As the largest resource of information specific to women's brain health, we are sure you will find what you are looking for, and promise that you will discover new information.
Published on: August 5, 2013
by Courtney Humphries for The Boston Globe:
“Mini-stroke” is a term commonly used for a transient ischemic attack (TIA), which has the same signs and symptoms as a stroke, but usually lasts only minutes to hours and leaves no detectable damage in the brain that can be seen with brain imaging.
Symptoms include sudden weakness or numbness in the face, arm, or leg — the face may appear asymmetrical or one arm may droop — slurred or altered speech, blindness or doubled vision, and dizziness or loss of balance.
TIA has the same basic cause as an ischemic stroke (the most common type of stroke). Blood flow in an artery in the brain is blocked, reducing oxygen flow to part of the brain.
Lee Schwamm, director of stroke services at Massachusetts General Hospital, uses the analogy of a kink in the hose leading to your sprinkler: If it straightens out quickly, there’s no noticeable effect on your lawn. If the water is blocked for too long, you get a brown patch on the grass.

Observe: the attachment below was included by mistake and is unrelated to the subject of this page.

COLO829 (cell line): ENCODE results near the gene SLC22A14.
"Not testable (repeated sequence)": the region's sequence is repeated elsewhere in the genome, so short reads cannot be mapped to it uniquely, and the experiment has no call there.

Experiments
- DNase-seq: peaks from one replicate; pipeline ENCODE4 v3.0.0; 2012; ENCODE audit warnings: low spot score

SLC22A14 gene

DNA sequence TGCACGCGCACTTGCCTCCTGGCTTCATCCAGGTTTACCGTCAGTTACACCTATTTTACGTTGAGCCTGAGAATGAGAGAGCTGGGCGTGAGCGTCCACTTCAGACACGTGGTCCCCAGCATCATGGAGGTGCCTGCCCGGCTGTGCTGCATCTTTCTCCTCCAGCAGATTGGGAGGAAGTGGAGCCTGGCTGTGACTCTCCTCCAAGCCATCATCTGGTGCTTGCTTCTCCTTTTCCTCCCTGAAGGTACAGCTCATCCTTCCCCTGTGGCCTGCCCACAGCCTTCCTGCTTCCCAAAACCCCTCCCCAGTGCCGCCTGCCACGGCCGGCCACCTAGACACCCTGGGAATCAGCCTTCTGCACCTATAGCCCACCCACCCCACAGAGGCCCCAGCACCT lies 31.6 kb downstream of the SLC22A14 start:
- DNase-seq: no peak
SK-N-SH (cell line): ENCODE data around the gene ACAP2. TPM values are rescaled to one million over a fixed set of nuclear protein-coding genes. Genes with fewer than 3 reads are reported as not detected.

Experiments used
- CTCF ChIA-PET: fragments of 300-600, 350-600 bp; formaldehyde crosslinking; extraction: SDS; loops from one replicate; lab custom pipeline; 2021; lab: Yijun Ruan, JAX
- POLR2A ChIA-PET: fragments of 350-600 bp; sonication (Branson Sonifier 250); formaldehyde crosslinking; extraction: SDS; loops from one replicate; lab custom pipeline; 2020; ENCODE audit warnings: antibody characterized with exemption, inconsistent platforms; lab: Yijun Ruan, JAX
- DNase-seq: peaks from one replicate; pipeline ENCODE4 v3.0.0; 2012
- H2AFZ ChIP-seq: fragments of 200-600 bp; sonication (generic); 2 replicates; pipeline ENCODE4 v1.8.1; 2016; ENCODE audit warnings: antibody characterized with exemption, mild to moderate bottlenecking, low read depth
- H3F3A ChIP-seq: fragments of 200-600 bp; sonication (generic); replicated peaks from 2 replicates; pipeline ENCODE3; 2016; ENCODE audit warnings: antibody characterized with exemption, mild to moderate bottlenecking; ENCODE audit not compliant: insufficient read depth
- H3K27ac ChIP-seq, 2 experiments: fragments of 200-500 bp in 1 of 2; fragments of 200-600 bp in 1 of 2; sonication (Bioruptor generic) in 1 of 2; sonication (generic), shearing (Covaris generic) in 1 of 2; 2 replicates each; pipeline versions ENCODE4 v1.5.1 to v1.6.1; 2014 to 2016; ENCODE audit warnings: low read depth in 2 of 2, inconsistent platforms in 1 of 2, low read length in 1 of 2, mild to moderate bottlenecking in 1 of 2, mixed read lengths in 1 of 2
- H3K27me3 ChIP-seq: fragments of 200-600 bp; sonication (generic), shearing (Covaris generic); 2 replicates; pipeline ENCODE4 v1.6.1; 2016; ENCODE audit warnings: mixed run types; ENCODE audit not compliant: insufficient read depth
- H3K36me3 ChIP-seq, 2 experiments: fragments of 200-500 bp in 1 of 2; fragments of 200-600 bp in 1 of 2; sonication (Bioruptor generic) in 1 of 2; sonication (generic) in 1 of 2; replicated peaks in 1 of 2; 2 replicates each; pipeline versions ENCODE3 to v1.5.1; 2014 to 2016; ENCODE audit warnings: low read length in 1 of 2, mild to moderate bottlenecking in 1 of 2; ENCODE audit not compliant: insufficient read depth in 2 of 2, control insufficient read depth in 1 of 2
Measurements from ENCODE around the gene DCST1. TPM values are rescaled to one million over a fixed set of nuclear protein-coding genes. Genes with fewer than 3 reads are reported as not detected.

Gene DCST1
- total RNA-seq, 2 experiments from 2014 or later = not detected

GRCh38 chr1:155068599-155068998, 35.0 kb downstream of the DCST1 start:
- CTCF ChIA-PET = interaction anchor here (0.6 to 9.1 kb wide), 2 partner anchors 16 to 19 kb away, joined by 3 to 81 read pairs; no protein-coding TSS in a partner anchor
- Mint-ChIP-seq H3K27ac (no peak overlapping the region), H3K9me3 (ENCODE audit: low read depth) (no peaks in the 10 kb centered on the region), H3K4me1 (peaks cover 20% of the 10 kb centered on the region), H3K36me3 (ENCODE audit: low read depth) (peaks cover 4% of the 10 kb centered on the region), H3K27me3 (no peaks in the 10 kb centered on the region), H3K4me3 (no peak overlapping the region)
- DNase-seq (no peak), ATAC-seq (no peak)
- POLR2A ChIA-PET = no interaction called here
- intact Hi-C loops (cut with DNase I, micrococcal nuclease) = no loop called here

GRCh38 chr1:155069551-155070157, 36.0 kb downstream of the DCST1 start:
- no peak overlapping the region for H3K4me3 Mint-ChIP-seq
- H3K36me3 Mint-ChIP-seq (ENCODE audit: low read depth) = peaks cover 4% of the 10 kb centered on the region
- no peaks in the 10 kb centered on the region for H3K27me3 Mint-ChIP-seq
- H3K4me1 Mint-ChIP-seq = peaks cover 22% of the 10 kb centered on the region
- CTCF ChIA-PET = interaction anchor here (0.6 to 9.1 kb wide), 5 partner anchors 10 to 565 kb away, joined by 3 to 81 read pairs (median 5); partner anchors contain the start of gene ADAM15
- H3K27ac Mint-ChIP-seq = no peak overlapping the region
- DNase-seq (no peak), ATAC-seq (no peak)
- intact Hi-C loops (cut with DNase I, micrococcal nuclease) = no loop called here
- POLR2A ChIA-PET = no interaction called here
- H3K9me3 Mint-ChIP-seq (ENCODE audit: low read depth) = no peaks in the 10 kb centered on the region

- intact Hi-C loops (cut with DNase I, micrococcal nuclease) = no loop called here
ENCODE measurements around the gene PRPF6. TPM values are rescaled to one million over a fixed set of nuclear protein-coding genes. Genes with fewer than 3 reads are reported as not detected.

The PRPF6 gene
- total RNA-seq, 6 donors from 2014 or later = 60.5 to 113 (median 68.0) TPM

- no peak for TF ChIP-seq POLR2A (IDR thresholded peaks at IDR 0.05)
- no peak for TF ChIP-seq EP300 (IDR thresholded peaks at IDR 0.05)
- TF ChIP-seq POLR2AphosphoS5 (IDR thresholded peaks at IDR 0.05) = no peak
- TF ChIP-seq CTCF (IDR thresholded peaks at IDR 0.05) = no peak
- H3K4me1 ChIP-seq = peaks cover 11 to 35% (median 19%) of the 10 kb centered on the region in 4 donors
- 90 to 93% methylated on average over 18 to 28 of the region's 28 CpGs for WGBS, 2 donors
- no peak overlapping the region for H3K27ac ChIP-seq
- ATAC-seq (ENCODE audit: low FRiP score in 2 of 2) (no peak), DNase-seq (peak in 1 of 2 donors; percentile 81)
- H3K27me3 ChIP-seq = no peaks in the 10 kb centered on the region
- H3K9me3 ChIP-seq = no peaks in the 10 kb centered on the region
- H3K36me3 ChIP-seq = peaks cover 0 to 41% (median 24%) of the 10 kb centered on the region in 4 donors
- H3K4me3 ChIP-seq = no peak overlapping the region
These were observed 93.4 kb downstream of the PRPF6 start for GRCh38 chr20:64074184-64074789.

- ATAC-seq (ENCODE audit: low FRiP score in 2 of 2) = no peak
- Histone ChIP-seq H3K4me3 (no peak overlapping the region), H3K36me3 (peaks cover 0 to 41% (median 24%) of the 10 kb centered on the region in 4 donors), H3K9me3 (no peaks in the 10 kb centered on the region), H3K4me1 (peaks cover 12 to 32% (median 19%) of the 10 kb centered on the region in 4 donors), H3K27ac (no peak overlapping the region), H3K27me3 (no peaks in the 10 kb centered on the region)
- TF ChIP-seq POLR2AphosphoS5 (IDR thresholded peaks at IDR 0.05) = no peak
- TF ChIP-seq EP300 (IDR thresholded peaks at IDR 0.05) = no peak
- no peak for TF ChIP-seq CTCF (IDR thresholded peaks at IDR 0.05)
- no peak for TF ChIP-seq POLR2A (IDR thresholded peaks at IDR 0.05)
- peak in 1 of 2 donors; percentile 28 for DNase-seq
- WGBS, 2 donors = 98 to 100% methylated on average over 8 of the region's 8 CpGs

Even if a mini-stroke leaves no permanent damage, it’s a major warning sign. “I sometimes call it ‘the Stroke of Christmas Future’,” Schwamm says. According to the National Stroke Association, up to 40 percent of people who have a TIA will eventually have a stroke — 5 percent within two days, and 10 to 15 percent within three months. Schwamm advises seeking immediate medical attention; treatment focuses on lifestyle changes or medication to prevent a stroke.
It can be difficult to tell the difference between persistent memory loss and so-called “senior moments,” which could be the excuse your mom leans on to blame or hide her growing cognitive deficits. Your mom’s memory problems...
New research has found that the images on a person’s Instagram can indicate whether they’re suffering from depression. The study – published in the journal EPJ Data Science – examined 43,950 photos taken from the feeds of...
The diagnosis of dementia is increasingly presenting doctors and patients with a psychological problem. At research centers like the University of Pennsylvania, new diagnostic science means patients can now learn that they have Alzheimer’s...
The material presented through the Think Tank feature on this website is in no way intended to replace professional medical care or attention by a qualified practitioner. WBHI strongly advises all questioners and viewers using this feature with health problems to consult a qualified physician, especially before starting any treatment. The materials provided on this website cannot and should not be used as a basis for diagnosis or choice of treatment. The materials are not exhaustive and cannot always respect all the most recent research in all areas of medicine.